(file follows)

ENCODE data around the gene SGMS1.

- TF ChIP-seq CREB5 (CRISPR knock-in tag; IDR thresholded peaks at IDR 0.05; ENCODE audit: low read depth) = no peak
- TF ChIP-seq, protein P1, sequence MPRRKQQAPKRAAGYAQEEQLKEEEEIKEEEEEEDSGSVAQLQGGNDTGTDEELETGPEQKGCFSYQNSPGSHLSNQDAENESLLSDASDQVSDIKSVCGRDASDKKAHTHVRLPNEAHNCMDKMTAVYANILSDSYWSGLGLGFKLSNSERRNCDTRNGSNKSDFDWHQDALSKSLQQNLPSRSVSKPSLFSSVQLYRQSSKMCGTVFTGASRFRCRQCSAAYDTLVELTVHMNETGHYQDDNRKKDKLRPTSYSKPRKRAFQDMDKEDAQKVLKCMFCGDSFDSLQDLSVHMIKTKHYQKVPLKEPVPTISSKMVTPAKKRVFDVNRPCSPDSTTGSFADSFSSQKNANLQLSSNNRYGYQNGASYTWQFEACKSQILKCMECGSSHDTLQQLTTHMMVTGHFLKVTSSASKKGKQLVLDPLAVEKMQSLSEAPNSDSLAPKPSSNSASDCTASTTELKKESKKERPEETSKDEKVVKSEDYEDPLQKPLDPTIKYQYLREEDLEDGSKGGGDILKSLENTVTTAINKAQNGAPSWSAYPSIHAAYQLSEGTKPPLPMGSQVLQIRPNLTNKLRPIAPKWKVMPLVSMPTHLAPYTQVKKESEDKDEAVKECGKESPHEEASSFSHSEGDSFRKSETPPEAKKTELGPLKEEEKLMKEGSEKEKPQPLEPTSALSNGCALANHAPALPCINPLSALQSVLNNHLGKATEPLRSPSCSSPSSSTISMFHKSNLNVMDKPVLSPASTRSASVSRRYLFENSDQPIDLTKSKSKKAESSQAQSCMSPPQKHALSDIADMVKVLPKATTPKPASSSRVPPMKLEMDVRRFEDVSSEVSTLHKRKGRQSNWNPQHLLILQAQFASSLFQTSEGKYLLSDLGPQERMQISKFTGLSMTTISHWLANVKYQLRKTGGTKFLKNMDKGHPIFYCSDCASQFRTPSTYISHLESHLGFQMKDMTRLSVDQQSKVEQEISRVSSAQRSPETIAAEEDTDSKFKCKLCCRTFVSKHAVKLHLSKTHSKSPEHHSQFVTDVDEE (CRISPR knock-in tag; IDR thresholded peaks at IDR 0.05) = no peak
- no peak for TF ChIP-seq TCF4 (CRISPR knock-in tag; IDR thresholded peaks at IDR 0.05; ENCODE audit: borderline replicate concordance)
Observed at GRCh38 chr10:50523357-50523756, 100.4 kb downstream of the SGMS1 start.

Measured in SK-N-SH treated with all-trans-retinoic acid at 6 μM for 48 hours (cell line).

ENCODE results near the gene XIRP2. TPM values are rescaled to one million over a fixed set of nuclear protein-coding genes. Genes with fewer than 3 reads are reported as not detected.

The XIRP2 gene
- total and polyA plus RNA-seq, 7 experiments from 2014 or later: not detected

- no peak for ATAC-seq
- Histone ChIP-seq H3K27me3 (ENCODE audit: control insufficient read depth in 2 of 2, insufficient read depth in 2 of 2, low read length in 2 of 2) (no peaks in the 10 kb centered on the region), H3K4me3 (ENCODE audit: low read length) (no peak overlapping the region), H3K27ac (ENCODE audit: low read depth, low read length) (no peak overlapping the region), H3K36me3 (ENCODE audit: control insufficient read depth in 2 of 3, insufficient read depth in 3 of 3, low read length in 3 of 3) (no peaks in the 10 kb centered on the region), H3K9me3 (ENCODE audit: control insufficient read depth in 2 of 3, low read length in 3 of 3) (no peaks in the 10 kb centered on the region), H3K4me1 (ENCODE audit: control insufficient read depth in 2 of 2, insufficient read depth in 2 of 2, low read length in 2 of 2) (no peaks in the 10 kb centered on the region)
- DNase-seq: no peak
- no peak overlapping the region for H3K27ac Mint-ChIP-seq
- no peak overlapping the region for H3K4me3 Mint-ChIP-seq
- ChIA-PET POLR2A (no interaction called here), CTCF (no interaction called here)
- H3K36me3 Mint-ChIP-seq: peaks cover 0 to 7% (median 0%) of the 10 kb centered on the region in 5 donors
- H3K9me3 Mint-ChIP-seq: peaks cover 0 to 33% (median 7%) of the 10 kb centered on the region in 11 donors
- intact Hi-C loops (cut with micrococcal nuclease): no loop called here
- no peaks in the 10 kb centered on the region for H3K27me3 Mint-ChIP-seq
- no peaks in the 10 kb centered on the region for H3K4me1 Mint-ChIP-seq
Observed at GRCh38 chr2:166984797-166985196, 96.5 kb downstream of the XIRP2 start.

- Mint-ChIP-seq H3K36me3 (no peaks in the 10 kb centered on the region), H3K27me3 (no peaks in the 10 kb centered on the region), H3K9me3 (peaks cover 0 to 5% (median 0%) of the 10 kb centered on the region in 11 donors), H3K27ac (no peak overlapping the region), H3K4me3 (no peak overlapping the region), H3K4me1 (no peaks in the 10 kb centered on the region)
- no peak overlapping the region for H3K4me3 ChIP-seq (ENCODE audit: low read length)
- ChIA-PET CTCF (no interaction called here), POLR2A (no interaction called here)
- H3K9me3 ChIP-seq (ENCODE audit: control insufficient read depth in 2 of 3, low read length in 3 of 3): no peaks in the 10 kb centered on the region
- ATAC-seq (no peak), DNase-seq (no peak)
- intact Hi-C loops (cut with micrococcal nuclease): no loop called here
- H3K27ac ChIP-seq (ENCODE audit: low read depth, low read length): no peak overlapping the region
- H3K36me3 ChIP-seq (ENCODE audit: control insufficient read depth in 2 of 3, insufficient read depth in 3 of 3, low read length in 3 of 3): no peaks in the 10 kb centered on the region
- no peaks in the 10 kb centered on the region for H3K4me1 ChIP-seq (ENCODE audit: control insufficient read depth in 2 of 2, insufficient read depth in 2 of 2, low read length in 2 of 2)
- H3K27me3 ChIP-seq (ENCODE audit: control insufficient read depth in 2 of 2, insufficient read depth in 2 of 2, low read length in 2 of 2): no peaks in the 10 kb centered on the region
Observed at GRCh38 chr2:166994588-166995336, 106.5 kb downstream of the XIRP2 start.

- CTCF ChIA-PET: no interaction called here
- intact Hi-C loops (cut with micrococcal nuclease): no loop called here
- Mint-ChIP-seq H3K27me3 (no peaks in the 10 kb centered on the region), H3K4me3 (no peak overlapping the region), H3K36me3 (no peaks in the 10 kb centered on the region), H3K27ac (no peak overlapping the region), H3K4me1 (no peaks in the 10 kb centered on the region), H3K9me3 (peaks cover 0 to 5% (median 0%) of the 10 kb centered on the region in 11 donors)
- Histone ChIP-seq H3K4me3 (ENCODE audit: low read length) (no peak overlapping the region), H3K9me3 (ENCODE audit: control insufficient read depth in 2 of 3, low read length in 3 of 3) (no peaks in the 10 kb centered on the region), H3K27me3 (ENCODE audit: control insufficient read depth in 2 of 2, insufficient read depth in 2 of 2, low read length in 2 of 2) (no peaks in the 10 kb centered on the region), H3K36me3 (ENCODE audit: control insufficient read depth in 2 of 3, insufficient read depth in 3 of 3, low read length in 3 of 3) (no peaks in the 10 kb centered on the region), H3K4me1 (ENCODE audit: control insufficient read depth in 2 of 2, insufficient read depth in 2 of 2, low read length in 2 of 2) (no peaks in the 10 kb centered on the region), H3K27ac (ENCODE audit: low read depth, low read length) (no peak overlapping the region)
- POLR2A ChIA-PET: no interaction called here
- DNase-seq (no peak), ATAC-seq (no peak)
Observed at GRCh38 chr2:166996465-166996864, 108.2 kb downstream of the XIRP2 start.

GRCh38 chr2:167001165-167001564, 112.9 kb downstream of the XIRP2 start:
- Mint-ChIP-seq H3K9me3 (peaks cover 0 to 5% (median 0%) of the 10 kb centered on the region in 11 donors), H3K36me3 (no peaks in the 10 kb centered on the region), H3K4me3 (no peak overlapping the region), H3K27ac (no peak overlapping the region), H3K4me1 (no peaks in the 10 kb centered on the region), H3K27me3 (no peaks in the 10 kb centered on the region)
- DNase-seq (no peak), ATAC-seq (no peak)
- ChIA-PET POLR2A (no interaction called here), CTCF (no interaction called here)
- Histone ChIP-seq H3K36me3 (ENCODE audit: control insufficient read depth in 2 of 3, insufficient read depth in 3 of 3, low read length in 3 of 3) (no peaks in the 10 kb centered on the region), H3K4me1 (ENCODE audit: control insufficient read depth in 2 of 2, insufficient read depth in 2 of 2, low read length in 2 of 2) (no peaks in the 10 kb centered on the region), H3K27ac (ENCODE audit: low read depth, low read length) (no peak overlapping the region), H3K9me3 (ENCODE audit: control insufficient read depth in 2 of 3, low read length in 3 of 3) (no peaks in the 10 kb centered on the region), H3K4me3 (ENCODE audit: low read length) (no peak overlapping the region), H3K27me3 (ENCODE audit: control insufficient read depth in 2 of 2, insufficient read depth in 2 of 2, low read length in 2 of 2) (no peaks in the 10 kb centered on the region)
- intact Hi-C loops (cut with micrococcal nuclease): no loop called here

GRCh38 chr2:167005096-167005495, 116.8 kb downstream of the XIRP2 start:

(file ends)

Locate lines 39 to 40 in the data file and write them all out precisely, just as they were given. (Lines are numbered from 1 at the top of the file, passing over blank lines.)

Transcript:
Observed at GRCh38 chr2:166996465-166996864, 108.2 kb downstream of the XIRP2 start.

GRCh38 chr2:167001165-167001564, 112.9 kb downstream of the XIRP2 start: